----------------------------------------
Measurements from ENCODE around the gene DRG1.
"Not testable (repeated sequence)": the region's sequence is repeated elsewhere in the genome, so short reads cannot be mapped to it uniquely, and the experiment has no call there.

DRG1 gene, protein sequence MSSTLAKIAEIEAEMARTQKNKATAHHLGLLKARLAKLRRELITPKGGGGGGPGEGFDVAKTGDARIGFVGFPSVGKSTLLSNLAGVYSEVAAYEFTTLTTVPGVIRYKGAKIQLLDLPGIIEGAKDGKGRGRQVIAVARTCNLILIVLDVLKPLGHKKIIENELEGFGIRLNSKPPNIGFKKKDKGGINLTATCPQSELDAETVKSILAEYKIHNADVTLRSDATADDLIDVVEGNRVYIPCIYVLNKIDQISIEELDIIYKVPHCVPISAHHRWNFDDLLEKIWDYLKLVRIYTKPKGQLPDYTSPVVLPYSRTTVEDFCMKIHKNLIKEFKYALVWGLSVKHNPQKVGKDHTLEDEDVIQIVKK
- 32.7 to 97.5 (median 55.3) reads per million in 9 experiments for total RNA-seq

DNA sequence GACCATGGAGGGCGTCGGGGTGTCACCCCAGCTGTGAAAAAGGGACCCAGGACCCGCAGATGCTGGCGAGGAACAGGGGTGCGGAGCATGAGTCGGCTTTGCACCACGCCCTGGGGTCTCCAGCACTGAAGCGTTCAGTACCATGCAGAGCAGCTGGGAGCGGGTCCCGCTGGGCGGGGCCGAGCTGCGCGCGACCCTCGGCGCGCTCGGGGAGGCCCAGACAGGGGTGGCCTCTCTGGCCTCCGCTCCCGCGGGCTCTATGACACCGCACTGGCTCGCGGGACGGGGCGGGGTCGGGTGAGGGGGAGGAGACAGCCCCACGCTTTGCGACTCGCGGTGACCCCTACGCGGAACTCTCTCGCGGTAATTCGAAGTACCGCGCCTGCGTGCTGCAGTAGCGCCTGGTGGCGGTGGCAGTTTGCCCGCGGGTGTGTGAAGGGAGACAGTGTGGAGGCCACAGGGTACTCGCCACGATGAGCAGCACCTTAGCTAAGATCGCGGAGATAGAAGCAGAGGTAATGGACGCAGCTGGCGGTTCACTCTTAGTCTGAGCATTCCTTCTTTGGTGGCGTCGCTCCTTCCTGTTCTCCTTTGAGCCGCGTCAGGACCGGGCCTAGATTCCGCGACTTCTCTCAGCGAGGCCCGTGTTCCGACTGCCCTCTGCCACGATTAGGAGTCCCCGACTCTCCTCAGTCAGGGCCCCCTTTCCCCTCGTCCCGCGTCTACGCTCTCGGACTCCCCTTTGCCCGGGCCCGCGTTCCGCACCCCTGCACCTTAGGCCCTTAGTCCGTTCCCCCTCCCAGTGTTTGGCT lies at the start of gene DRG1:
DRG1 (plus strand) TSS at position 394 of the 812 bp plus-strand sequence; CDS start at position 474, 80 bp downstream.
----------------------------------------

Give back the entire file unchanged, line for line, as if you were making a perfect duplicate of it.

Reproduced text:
Measurements from ENCODE around the gene DRG1.
"Not testable (repeated sequence)": the region's sequence is repeated elsewhere in the genome, so short reads cannot be mapped to it uniquely, and the experiment has no call there.

DRG1 gene, protein sequence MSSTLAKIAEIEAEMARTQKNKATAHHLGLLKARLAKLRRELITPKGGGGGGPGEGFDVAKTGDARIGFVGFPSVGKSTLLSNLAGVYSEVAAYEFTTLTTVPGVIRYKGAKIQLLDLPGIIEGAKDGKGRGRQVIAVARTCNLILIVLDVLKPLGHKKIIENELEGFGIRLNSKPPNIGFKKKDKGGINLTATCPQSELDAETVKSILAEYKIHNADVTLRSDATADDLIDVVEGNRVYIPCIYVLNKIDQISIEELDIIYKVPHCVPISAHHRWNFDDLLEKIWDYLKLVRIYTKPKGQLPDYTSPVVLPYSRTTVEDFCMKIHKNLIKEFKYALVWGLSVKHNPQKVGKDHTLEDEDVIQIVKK
- 32.7 to 97.5 (median 55.3) reads per million in 9 experiments for total RNA-seq

DNA sequence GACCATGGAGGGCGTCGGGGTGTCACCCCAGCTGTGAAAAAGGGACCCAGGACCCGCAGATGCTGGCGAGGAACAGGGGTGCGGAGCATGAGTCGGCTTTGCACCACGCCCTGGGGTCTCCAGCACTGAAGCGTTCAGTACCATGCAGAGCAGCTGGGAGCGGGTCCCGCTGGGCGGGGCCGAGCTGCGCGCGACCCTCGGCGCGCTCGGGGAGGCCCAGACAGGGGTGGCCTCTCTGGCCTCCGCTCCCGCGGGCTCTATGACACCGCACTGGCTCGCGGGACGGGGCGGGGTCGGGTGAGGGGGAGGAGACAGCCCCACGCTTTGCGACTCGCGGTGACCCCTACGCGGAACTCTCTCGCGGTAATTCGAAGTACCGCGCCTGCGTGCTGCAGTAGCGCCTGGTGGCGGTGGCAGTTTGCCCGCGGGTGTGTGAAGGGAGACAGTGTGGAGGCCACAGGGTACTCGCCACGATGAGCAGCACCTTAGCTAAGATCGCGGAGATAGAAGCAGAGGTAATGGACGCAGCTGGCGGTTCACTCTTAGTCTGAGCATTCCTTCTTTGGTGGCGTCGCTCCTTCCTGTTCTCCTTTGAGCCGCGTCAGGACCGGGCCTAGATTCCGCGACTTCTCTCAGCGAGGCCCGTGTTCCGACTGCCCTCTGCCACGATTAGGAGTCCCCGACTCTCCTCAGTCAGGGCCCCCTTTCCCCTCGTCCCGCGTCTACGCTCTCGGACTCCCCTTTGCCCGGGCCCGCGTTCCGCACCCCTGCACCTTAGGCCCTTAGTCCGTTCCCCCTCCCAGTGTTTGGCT lies at the start of gene DRG1:
DRG1 (plus strand) TSS at position 394 of the 812 bp plus-strand sequence; CDS start at position 474, 80 bp downstream.